In the largest round of biotech cuts so far this year, Biogen on Tuesday announced plans to lay off 1,000 employees, or roughly 11% of its workforce, as part of a cost-saving plan that also includes an overhaul of its R&D pipeline.
The move is the latest in a string of downsizing efforts across the biopharma industry this year as large and small companies batten the hatches amid ongoing market challenges.
Late last month, Intercept Pharmaceuticals slashed a third of its workforce after receiving a complete response letter from the FDA for its nonalcoholic steatohepatitis (NASH) drug obeticholic acid. In a similar vein, the once-hopeful COVID-19 vaccine contender Novavax cut 25% of staff in May as its chances of cornering a sector of the market dwindled.
Industry layoffs in 2023
Amgen eliminated 750 positions earlier this year, citing drug pricing and inflationary pressures. And other large drugmakers, from Bristol Myers Squibb to Takeda to Novo Nordisk each have slimmed down in one way or another.
Biogen laid out its restructuring plan after revealing to investors on a second-quarter earnings call that revenue declined 5% year over year, with another drop expected next year.
CEO Chris Viehbacher described the new approach as a “complete redesign of Biogen.”
“We’ve had five different heads of R&D in 10 years,” Viehbacher said on the call. “As a result, we ended up with some products that I think were relatively high risk and high cost and not necessarily the highest value.”
Biogen’s new path
Positions will be eliminated as part of cost-saving measures, representing roughly 11% of Biogen’s workforce.
Decrease in Biogen’s revenue year-over-year for the second quarter of 2023.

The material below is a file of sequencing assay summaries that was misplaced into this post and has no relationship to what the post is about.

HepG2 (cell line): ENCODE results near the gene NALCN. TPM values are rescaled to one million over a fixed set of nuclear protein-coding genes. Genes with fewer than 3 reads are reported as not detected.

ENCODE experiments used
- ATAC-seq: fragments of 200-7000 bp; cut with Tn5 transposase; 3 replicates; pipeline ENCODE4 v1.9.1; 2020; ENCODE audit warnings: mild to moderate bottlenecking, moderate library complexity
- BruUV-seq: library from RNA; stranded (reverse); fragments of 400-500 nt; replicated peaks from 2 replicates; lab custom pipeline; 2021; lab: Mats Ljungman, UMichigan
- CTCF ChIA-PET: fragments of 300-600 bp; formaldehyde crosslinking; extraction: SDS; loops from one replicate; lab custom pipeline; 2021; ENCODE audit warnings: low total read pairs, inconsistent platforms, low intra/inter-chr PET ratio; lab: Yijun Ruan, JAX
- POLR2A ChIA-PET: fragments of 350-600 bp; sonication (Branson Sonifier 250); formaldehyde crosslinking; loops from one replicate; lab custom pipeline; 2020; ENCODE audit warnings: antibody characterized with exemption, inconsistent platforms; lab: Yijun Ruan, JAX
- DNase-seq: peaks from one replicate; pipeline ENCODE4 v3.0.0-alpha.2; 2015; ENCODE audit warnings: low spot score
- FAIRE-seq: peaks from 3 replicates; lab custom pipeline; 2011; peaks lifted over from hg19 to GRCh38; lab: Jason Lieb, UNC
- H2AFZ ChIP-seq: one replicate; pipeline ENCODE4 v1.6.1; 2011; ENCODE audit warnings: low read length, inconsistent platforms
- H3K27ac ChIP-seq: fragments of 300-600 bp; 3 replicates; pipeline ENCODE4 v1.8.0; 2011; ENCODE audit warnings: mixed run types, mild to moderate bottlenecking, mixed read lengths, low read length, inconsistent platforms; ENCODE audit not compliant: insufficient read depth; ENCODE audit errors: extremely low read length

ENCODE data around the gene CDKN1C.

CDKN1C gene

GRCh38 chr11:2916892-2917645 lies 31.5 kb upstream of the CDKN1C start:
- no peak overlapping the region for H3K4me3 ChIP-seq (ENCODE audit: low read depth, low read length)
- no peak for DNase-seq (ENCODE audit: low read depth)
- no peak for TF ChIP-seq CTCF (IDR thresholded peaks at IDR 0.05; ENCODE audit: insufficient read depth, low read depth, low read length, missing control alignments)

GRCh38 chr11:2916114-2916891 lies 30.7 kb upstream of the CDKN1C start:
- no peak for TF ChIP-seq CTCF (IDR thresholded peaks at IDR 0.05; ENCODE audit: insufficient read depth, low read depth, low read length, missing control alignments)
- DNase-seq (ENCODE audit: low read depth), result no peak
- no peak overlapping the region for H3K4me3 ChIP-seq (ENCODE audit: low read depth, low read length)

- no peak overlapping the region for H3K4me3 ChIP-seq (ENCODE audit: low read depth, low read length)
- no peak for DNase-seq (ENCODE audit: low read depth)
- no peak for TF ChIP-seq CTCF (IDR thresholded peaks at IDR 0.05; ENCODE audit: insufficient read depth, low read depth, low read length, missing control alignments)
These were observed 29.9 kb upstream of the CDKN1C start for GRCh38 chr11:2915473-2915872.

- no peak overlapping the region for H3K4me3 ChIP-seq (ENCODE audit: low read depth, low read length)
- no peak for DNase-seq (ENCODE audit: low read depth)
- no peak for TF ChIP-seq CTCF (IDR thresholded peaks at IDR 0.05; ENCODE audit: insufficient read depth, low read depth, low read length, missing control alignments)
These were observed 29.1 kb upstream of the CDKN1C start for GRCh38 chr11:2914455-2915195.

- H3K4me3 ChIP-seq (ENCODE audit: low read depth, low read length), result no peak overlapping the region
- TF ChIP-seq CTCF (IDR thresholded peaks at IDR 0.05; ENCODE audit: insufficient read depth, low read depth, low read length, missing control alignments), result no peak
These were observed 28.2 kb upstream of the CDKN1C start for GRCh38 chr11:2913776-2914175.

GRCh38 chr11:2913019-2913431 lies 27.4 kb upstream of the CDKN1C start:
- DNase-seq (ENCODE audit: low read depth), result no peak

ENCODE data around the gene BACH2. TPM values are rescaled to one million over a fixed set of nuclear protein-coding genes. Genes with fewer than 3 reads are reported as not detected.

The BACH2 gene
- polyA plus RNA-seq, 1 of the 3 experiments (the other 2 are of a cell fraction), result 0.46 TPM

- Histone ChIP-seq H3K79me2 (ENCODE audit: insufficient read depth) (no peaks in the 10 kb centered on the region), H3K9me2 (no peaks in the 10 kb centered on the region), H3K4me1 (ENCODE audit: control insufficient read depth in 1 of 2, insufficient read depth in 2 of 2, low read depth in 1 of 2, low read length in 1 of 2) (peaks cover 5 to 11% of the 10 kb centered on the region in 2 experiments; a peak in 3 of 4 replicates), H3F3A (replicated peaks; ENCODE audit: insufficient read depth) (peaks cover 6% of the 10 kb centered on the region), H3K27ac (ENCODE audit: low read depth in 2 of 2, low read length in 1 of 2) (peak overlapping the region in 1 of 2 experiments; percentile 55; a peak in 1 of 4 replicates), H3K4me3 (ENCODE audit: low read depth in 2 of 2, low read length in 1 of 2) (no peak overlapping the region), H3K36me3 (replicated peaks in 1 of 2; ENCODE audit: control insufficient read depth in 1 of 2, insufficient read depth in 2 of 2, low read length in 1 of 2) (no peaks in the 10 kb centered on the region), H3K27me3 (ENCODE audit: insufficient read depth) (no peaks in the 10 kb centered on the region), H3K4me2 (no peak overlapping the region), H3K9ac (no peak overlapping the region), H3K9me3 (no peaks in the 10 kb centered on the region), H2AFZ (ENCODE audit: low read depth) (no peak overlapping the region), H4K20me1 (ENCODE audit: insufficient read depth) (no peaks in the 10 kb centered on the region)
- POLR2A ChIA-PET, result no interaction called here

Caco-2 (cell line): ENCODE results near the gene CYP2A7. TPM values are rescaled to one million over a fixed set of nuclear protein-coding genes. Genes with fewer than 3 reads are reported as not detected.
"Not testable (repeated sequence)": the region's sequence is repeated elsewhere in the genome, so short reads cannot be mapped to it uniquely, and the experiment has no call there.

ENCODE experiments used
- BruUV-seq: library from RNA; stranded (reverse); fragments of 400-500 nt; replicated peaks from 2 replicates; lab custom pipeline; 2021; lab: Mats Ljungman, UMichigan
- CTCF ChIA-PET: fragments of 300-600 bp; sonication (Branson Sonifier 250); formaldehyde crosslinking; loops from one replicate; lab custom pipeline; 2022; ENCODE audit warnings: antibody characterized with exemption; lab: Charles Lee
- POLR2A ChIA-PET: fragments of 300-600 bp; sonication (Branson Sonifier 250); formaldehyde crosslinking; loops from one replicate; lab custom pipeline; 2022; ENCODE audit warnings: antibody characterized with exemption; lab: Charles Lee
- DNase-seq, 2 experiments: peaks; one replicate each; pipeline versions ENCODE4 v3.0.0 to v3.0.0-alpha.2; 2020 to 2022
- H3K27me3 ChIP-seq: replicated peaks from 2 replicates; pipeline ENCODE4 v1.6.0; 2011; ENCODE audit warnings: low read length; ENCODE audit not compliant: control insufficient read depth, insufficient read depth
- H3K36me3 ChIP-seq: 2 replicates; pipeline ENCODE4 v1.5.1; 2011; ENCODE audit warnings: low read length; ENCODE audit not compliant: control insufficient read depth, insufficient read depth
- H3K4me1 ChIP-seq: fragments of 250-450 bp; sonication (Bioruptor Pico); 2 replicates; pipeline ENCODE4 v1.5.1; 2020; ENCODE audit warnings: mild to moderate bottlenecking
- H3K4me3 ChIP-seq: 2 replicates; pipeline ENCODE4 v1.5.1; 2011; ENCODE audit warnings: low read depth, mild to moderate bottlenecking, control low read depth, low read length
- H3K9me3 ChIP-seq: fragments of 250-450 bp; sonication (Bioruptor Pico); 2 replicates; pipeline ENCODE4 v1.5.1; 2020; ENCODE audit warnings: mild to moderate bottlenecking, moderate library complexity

Expected operating savings by 2025 from the company’s cost-saving program.
Planned investment in new product launches and R&D programs.
Since taking the helm of the biotech late last year, Viehbacher has attempted to set the company on the right course after it faced numerous setbacks related to the Alzheimer’s treatment Aduhelm. Part of the redesign now involves the company’s new Alzheimer’s drug Leqembi, which it developed in partnership with Eisai.
Moving forward, he also said the company plans to expand its rare disease, immunology and psychiatry pipelines including a phase 3 monoclonal antibody for systemic lupus erythematosus and a phase 1 treatment for the rare neurodevelopmental Angelman syndrome.
And the Cambridge, Mass., biotech is preparing for upcoming milestones, including an imminent FDA decision Viehbacher said could come “potentially next week” for zuranolone, a treatment developed in partnership with Sage Therapeutics for major depressive disorder and postpartum depression.
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